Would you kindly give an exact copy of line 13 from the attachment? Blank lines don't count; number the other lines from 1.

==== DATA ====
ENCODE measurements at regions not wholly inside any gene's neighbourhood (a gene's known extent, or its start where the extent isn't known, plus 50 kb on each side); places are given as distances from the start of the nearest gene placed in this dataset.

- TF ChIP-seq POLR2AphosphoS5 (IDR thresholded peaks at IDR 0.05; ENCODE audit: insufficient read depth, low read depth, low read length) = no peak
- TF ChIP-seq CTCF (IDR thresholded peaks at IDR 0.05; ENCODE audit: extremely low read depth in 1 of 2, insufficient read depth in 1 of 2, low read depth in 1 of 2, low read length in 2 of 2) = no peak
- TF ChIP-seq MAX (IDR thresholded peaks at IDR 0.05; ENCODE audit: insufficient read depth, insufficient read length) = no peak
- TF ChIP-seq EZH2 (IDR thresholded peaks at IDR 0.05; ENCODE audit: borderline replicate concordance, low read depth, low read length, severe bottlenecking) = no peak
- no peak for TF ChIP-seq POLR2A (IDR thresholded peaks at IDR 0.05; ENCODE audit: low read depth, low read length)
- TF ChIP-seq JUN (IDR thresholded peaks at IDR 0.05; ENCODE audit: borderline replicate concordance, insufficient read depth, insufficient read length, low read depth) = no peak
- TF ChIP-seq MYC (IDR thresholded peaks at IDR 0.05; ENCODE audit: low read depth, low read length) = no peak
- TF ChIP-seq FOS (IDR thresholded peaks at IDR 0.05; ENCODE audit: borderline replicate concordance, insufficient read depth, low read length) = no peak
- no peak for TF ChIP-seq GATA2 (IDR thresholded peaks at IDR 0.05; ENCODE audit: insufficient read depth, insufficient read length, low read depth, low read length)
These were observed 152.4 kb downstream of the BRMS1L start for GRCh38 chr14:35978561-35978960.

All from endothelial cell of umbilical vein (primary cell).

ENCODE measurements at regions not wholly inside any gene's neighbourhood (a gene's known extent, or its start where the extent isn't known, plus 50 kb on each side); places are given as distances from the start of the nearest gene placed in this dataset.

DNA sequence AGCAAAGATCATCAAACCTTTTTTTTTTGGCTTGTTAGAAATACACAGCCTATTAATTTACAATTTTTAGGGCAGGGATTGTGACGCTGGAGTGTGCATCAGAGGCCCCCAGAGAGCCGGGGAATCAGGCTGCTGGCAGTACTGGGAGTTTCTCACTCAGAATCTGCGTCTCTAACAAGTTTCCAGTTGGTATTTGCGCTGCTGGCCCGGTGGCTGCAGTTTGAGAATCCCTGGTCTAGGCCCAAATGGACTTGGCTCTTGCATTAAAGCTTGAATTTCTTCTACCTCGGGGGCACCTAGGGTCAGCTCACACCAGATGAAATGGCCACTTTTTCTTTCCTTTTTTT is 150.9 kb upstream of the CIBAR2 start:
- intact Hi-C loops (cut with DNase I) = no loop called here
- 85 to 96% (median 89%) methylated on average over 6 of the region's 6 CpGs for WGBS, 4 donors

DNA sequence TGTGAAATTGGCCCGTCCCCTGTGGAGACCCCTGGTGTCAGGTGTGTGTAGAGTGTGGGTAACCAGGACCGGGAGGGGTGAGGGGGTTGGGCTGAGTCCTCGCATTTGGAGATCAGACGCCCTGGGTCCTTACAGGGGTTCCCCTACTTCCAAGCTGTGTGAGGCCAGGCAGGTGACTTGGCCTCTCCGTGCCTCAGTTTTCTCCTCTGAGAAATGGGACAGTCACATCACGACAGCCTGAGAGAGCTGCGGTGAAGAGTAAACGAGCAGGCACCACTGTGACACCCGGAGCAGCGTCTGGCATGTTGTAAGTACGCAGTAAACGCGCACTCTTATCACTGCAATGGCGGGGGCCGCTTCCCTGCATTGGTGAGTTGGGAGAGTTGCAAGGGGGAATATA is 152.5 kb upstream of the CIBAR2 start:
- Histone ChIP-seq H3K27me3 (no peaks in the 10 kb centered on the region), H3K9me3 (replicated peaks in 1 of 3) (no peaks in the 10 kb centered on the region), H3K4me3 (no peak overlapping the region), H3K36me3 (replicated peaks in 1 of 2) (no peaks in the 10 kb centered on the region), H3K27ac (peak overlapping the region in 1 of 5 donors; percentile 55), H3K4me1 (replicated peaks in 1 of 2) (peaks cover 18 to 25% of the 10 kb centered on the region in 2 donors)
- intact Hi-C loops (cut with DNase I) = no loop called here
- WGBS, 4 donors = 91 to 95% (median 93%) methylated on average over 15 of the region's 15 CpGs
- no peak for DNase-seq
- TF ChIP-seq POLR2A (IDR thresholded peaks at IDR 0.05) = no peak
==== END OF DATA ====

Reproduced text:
ENCODE measurements at regions not wholly inside any gene's neighbourhood (a gene's known extent, or its start where the extent isn't known, plus 50 kb on each side); places are given as distances from the start of the nearest gene placed in this dataset.